February 7, 2002


Last summer, Alicia Keys surprised everyone when her debut album entered
Billboard magazine's pop albums chart at No. 1 and sold 236,000 copies in its first
week, even though the young singer-songwriter was virtually unknown to much of
America. Since then, the 21-year-old New Yorker has been everywhere, gracing
countless magazine covers, appearing on numerous high-profile television gigs and
garnering six Grammy Award nominations.

Among music industry insiders, credit for these accomplishments has been evenly
divided between Keys, a piano prodigy who grew up in Harlem, attended
Manhattan's Performance Arts High School and walked away from a scholarship
to Columbia University to concentrate on her music, and former Arista and
Columbia Records head Clive Davis, a music industry veteran who used all of his
considerable muscle to make Keys the first star on his new label, J Records.

I spoke to Keys while she was in New York, preparing for the latest leg of her
tour, which brings her to Chicago for shows tonight and Friday night at the Arie
Crown Theater. Appropriately enough, our interview was delayed for 20 minutes
so that she could take an unexpected call from Davis.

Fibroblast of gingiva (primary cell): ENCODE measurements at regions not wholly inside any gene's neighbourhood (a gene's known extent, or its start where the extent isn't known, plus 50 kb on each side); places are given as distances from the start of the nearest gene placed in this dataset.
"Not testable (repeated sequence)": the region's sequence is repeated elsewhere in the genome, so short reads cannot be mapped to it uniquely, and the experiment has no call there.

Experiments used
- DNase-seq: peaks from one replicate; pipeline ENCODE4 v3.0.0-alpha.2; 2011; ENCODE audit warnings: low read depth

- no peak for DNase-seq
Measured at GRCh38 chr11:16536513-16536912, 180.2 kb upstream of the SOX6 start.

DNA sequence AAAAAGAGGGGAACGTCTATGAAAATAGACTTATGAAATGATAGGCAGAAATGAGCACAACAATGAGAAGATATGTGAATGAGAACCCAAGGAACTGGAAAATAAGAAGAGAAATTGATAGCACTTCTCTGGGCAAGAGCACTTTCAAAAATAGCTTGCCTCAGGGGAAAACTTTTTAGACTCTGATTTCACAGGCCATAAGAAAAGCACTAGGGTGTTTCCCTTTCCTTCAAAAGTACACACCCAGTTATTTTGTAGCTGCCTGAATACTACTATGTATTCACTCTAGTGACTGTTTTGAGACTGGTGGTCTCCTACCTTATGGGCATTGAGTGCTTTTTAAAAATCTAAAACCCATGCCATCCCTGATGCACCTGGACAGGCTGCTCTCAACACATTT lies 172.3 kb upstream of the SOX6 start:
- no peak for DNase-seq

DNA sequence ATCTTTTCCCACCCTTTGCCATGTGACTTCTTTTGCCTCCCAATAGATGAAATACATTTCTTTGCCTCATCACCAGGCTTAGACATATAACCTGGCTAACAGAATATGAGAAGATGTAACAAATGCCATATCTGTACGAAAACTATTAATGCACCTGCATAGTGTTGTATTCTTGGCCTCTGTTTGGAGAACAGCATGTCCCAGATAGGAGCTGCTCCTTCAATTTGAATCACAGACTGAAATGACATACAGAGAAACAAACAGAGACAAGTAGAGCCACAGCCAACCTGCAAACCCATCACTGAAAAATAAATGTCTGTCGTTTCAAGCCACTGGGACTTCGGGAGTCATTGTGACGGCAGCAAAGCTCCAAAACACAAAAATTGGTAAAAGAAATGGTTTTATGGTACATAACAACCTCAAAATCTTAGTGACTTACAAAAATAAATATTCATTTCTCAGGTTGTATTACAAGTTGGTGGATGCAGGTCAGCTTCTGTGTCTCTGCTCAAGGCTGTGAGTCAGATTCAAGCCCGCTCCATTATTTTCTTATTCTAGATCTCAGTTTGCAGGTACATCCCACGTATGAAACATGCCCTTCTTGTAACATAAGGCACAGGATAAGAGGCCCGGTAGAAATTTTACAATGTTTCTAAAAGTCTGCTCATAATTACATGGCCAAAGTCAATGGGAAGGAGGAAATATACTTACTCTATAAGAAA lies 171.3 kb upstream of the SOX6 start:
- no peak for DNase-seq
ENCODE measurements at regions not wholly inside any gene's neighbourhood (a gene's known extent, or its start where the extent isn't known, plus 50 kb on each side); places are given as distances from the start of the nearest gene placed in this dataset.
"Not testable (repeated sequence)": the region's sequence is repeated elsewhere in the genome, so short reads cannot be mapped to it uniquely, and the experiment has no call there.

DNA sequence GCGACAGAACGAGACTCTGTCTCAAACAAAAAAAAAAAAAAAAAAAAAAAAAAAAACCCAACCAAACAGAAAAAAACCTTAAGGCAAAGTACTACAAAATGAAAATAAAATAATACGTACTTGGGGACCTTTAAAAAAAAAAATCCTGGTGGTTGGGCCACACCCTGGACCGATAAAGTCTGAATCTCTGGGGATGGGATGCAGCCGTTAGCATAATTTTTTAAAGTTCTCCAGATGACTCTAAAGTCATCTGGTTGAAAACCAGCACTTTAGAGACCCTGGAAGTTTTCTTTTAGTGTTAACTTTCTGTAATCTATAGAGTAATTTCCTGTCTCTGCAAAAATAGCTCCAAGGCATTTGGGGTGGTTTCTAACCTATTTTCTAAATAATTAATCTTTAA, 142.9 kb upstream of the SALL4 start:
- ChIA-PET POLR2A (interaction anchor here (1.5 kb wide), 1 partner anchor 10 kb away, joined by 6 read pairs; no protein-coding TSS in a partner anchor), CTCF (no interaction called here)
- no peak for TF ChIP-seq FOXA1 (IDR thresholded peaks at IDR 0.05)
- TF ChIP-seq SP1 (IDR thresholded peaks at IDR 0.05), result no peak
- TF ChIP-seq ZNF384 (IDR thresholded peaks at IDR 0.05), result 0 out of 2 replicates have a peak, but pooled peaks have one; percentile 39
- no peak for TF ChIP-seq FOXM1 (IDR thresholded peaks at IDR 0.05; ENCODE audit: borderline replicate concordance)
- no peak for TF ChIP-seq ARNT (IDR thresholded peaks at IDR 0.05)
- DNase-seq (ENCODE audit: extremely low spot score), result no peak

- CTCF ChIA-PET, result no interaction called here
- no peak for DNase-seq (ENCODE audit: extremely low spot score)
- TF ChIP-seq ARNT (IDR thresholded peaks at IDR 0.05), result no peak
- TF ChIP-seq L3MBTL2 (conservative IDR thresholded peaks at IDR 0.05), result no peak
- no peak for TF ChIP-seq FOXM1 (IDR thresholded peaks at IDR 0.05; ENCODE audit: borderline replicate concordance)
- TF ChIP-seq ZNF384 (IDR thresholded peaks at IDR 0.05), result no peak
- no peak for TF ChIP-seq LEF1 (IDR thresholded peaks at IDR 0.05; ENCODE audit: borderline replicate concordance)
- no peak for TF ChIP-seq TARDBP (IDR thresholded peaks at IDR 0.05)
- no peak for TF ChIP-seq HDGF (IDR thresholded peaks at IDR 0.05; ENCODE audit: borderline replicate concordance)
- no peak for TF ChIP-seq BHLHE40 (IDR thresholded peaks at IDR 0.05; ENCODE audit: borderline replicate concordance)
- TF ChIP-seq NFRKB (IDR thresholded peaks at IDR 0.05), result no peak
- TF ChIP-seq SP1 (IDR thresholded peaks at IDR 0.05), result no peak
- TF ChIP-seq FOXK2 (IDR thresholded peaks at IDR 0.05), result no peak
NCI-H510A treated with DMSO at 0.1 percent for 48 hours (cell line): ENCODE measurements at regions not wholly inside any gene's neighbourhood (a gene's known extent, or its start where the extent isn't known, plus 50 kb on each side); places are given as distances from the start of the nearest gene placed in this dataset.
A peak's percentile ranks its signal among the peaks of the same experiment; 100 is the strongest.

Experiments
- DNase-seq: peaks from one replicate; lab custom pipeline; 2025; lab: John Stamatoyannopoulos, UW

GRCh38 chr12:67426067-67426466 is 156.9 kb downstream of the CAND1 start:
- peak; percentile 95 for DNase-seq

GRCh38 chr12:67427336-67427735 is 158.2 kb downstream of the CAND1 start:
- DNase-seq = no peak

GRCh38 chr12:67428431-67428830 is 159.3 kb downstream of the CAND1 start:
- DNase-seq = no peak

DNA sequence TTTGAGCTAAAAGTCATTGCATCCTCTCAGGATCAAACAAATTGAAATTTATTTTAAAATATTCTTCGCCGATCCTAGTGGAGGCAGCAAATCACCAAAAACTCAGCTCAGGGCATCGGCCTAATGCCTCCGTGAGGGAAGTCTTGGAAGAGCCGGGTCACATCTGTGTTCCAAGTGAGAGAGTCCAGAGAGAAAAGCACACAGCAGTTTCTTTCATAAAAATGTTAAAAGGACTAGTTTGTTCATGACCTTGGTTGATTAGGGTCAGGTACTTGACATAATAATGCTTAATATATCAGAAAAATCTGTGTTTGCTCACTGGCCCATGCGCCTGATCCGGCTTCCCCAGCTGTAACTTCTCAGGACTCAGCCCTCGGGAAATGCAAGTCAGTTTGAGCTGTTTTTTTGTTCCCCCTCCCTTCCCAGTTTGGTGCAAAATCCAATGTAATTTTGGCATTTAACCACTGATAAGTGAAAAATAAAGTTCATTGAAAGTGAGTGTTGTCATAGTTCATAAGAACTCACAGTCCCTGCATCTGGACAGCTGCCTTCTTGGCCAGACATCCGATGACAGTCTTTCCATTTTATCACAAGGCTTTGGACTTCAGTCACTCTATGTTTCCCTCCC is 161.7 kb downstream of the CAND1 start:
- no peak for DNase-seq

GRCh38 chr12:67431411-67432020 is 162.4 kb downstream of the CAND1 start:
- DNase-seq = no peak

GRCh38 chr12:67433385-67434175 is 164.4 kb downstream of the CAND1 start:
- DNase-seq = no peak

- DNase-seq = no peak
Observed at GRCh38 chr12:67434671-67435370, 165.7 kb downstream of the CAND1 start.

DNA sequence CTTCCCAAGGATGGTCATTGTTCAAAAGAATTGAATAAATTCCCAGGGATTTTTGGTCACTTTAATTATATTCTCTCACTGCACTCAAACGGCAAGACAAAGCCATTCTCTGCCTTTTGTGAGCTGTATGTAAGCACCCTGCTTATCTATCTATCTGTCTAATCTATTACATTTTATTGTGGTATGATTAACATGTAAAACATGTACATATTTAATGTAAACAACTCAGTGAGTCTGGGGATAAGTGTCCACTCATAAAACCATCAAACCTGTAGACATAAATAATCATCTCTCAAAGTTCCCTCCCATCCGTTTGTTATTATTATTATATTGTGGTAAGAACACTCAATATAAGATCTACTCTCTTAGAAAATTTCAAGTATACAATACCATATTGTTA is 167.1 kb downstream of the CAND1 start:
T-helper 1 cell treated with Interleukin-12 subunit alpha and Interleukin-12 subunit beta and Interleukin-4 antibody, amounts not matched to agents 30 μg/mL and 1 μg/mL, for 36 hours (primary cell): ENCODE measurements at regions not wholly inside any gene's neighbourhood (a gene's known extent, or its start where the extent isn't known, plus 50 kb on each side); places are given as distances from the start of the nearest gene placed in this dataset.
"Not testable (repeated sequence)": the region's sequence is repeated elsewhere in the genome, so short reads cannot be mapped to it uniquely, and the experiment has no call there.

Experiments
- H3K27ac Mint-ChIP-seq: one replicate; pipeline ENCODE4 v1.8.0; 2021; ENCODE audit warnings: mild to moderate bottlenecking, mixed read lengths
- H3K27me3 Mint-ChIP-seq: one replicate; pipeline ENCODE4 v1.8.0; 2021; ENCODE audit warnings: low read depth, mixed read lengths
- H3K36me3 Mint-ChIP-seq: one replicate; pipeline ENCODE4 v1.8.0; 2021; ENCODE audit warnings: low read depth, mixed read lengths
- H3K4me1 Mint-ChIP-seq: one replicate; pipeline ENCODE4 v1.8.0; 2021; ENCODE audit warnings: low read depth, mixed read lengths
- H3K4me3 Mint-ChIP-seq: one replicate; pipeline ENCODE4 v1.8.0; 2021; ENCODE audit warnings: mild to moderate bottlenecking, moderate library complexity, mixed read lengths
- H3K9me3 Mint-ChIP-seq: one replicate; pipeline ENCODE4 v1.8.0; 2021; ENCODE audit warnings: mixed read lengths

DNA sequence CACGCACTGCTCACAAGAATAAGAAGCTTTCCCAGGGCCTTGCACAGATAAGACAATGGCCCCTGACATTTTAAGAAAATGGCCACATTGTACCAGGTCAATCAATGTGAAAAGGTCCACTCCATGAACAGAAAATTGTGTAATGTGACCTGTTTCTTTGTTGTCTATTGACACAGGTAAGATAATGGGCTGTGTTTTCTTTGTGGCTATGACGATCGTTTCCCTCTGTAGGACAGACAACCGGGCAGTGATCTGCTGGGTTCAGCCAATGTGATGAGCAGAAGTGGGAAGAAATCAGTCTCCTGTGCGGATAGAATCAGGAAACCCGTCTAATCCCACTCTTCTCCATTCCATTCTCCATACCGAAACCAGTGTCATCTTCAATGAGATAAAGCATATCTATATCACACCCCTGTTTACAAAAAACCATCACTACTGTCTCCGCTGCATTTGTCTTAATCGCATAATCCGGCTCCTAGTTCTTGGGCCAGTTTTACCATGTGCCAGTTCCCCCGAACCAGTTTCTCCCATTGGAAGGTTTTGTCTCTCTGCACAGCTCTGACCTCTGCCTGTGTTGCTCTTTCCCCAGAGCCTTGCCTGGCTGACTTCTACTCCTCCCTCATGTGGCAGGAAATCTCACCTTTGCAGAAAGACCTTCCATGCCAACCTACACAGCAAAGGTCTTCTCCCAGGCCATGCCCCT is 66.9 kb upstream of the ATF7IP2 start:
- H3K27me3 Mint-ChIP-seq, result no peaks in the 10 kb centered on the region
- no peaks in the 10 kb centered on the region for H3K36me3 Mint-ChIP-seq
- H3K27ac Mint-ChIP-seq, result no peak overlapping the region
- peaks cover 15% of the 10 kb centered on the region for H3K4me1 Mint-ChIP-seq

Q. So what did Clive want?

A. [Laughs.] Oh, nothing. We were just talking about all the things coming up,
exchanging different ideas, making sure it's gonna be riiiight!

Q. Your debut album, "Songs in A Minor," was three years in the making, but
despite the wait, the response must be gratifying. Can you imagine your
career without Clive Davis at this point, or is that unthinkable?

A. It does appear that you're led in a certain direction for a reason, and that it was
all meant to happen in this way. I'm sure it would still be happening without him,
because that's the type of determination that I have--that no matter what, I would
always be putting my all into it. But I do believe that when things are lined up
properly, and you get with people who are on the same page as you, as Mr. Davis
is, it just really makes it magical.

Q. Do you think you've bene-fitted from Davis really needing to put J Records
on the map?

A. I think there was so much energy and determination going in the same direction,
of me really wanting to prove in my own way that I had what it took to be all I
wanted to be, and of him wanting to prove that he had what it took to continue
doing what he's always done, that it was just the perfect timing.

Q. I opened my mailbox today, and there you were on the cover of yet
another magazine. There's been a tremendous buzz, but do you worry that
there might be a backlash where people just get tired of you?

A. I hear you! It's something I'm absolutely conscious of because I know how I
feel when it's happened to me with an artist that I really, really love so much, and
then all the sudden it's like, "All right, already!" At the same time, I try to always do
what feels right to me, and if it doesn't feel right, I don't do it. I can't let other
people's opinions determine the moves that I make. I just try to keep focused.

Q. As a critic, I think one of the most encouraging trends in recent years has
been the move back to real instrumentation and sweaty grooves, whether you
call it "natural R&B" or "neo-soul" or whatever. Do you feel a kinship with